What it reminds of is Romans 9:

"As it is written, “Jacob I loved, but Esau I hated.”

14 What shall we say then? Is there injustice on God's part? By no means! 15 For he says to Moses, “I will have mercy on whom I have mercy, and I will have compassion on whom I have compassion.” 16 So then it depends not on human will or exertion,[b] but on God, who has mercy. 17 For the Scripture says to Pharaoh, “For this very purpose I have raised you up, that I might show my power in you, and that my name might be proclaimed in all the earth.” 18 So then he has mercy on whomever he wills, and he hardens whomever he wills.

19 You will say to me then, “Why does he still find fault? For who can resist his will?” 20 But who are you, O man, to answer back to God? Will what is molded say to its molder, “Why have you made me like this?” 21 Has the potter no right over the clay, to make out of the same lump one vessel for honorable use and another for dishonorable use? 22 What if God, desiring to show his wrath and to make known his power, has endured with much patience vessels of wrath prepared for destruction"

"Essau I hated"

Seems God in the Bible doesn't love everyone and it isn't even because of their disobedience.
 
Old 12-17-2012, 07:53 PM   #163
Senior Member
 
Joined: Oct 2009
From: Jackson, MS
Posts: 478
Quote:
Originally Posted by Yeshua View Post
Y
Notice that this didn’t establish a requirement for any particular form of head covering. It could be a mantilla, a veil, a hat, a scarf, etc.
True. I have memories of Catholic girls putting tissues on top of their head before they went to church. (Yes, I was born pre-Vatican II.)

Quote:
(The custom had already fallen into disuse in many places since it was never a binding "command" of divine inspiration, merely a discipline like priestly celibacy which was made a discipline in canon law after the Gregorian Reform in the 12th century. Prior to this most priests had been married.)
So are you of the opinion that there is really nothing essential barring priests from marrying? I am aware that Maronite priests are already allowed to marry. How about women in the priesthood.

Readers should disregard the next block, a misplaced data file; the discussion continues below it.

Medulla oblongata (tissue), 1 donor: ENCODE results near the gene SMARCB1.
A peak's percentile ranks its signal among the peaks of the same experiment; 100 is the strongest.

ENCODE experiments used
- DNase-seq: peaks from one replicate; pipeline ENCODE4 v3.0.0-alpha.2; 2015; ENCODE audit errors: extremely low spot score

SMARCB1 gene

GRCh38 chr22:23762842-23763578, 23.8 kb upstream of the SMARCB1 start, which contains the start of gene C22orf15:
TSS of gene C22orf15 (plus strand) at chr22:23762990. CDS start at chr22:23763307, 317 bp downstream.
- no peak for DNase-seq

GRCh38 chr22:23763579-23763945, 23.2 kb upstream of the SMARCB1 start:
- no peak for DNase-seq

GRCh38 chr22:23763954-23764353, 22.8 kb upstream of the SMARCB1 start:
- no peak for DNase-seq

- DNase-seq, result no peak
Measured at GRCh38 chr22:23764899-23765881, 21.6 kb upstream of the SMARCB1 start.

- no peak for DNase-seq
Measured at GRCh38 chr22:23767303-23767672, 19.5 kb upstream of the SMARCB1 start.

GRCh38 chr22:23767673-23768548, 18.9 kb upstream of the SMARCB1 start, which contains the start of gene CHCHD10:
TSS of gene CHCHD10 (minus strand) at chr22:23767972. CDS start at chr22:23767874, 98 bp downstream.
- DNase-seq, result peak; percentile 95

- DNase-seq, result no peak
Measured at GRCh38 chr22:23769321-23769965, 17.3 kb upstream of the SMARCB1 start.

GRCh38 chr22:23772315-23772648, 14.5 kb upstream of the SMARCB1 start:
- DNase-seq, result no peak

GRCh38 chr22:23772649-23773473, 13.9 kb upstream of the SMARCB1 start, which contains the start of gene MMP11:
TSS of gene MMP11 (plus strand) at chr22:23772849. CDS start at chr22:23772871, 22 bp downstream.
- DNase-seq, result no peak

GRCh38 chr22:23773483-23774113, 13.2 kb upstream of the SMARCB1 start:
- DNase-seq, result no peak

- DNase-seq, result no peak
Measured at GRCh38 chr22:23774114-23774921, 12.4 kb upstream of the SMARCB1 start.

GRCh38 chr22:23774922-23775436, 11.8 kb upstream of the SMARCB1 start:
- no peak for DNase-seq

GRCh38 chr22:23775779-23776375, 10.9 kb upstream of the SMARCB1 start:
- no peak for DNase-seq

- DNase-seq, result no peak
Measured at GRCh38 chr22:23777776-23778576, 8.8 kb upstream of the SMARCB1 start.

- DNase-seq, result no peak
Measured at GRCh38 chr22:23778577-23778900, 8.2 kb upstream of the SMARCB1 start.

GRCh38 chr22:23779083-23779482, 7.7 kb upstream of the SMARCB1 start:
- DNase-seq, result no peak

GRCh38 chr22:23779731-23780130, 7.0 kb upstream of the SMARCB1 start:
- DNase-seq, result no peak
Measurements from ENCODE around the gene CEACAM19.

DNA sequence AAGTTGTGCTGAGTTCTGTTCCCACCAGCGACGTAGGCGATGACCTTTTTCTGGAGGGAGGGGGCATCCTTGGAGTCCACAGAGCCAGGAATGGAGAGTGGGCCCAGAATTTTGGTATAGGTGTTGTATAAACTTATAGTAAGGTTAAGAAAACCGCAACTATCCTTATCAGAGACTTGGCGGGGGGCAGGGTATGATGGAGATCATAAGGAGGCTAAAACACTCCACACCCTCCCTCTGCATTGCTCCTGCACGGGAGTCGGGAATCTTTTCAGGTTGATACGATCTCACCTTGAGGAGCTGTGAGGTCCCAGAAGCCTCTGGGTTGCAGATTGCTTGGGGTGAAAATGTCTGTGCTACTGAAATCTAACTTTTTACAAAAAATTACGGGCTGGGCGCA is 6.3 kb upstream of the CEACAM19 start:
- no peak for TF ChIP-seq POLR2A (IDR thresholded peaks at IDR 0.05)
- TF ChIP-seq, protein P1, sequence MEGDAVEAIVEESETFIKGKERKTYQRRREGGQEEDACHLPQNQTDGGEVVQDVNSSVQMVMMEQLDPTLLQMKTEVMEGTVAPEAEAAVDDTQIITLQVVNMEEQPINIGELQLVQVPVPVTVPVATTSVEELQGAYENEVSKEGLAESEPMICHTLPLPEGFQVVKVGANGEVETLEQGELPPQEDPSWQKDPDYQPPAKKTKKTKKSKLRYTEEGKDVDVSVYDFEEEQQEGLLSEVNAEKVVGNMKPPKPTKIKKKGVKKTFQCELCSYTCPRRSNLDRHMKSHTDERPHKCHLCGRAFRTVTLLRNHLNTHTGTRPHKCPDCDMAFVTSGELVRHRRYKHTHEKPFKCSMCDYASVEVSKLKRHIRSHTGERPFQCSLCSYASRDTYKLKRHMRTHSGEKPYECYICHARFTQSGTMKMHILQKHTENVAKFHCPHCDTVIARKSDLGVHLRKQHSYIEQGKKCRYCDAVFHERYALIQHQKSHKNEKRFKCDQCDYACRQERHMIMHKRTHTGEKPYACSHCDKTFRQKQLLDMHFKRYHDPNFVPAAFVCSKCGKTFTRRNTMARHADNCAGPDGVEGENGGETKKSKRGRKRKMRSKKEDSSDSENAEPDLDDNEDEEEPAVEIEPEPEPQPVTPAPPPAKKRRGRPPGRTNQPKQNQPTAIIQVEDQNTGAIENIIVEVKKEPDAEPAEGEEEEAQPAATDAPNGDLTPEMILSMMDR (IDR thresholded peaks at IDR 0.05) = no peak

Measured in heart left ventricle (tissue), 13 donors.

Quote:
Paul never made it obligatory and neither does the Church. It was simply Paul's opinion and no one agrees with him today nor was it ever considered to be a divinely revealed truth or part of the deposit of faith.
The nice thing about not been tied to sola scriptura is that you can admit there might be things in the Bible that are just plain wrong.
 
Old 12-17-2012, 09:06 PM   #164
Senior Member
 
Joined: Oct 2009
From: Jackson, MS
Posts: 478
Quote:
Originally Posted by InvestigateTruth View Post
Baha'u'llah in Iqan confirmed the verse of Quran:

“What He pleaseth will God abrogate or confirm: for with Him is the Source of Revelation.”
Iqan, p.45

That means, it is only God who can abrogate His own Laws. If He does not abrogate, that means, He confirmed it.
I'm sorry, but I think a confirmation requires a good deal more than silence. Do you really mean to say that any law in either the Bayan or the Qur'an which Baha'u'llah did not explicitly abrogate still remains in effect? Then why are we allowed to eat pork? The law prohibiting it isn't abrogated in the Aqdas.
 
Old 12-18-2012, 06:50 AM   #165
Senior Member
 
Joined: Sep 2010
From: Canada
Posts: 1,294
Quote:
Originally Posted by smaneck View Post
I'm sorry, but I think a confirmation requires a good deal more than silence. Do you really mean to say that any law in either the Bayan or the Qur'an which Baha'u'llah did not explicitly abrogate still remains in effect? Then why are we allowed to eat pork? The law prohibiting it isn't abrogated in the Aqdas.
4. The eating of pork is not forbidden in the Baha’i Teachings.

Bahá'í Reference Library - Dawn of a New Day, Pages 200-201

The Bab also had specifieded a new dietary law, which He forbid some of foods, But He did not including pork as far as I know.
But Jesus, or any of His disciples did not address explicitly regarding polygamy.

Last edited by InvestigateTruth; 12-18-2012 at 06:54 AM.
 
Old 12-19-2012, 05:44 AM   #166
Senior Member
 
Joined: Nov 2012
From: Missouri
Posts: 228
@arthra

Arthra wrote:

“So setting one revelation against another and suggesting how one Messenger of God is so superior to another is not our way..not a Baha'i perspective .. It is unfortuantely what many Christians indulge in.”

The quote at the beginning of this thread that makes a comparison of Islam and Christianity is a Baha’i quote. Unless I’m mistaken it was written before I was even born. No good arthra I did not start with the comparison, your faith did. But I am ready and willing to challenge the assertion it makes. If what you mean by “indulge” is strive to honestly compare Islam and Christianity from my Christian position, then yes, I plead guilty to indulgence. I don’t know if these discussions will change anyone’s mind but I hope so. It’s worth a try, your or any soul is certainly worth the effort. I mean no needless offense to anyone. I say needless because I understand that challenging certain concepts/beliefs are to at least some degree intrinsically offensive.